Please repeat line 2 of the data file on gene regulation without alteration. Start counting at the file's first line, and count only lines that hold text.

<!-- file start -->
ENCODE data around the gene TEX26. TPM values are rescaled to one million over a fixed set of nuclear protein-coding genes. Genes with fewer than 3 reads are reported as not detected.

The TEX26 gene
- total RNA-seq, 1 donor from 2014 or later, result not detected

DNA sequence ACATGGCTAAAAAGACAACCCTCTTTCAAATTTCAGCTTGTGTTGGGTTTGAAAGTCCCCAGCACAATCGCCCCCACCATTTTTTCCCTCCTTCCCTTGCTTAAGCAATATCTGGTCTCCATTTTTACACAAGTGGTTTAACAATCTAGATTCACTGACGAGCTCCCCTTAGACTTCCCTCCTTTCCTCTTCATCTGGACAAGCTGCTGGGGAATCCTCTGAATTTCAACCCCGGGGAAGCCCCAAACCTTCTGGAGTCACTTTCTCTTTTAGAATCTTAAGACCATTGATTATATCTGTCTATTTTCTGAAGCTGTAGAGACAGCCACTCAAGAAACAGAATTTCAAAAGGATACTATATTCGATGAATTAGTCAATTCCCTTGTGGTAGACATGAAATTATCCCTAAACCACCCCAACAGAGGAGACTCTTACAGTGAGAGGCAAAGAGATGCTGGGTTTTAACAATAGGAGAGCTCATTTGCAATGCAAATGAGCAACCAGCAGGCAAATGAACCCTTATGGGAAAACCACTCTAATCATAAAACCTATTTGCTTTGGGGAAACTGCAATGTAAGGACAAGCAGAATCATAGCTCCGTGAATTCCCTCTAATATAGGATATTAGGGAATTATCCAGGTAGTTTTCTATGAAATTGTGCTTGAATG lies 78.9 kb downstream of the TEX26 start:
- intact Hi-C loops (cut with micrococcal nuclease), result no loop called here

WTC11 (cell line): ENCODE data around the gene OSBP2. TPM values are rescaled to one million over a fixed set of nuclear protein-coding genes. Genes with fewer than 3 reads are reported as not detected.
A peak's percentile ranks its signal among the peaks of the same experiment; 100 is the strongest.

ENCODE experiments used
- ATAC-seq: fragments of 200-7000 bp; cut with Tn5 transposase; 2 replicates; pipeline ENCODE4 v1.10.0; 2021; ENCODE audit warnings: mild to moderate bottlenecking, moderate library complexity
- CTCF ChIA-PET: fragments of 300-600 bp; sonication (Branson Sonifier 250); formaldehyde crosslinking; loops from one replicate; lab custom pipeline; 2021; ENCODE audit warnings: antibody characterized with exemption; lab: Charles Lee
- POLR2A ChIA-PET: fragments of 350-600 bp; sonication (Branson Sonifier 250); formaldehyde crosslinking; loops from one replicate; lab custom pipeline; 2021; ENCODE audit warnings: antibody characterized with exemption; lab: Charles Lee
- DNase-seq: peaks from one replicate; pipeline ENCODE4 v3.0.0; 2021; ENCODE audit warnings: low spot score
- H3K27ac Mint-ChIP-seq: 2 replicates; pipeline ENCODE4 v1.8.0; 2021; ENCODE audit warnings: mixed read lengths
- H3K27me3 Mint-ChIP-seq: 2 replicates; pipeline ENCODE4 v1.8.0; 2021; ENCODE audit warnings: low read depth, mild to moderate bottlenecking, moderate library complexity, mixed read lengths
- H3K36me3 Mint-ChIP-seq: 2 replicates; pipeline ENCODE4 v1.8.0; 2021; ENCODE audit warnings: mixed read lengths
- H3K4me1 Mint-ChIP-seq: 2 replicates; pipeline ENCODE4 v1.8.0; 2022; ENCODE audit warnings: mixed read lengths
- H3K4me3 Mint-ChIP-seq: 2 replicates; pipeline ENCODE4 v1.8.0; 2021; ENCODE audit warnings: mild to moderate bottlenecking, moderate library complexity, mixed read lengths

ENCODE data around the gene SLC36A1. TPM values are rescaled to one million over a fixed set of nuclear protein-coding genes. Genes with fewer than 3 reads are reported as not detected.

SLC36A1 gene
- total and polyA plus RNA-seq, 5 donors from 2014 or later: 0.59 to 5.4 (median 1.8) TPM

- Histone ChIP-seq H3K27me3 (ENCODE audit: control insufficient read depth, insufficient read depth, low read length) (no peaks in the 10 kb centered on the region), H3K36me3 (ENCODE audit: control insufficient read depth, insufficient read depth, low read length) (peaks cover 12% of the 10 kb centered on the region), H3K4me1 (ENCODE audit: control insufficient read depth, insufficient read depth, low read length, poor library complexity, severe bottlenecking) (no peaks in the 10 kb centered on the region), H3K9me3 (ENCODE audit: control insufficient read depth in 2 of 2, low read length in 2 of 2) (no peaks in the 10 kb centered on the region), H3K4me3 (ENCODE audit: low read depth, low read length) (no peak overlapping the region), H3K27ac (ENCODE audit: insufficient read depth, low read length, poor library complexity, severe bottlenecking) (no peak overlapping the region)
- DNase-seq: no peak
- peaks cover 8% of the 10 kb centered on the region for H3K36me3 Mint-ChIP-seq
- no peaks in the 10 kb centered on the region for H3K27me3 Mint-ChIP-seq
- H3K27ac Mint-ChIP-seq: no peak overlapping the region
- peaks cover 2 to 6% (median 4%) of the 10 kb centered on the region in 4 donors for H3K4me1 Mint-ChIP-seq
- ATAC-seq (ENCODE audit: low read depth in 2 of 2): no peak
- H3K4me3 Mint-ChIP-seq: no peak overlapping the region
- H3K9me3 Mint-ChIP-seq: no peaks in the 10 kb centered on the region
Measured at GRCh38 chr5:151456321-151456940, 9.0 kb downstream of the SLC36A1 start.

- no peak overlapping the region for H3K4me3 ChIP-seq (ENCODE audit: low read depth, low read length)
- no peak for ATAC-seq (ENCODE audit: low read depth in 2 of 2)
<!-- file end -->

The TEX26 gene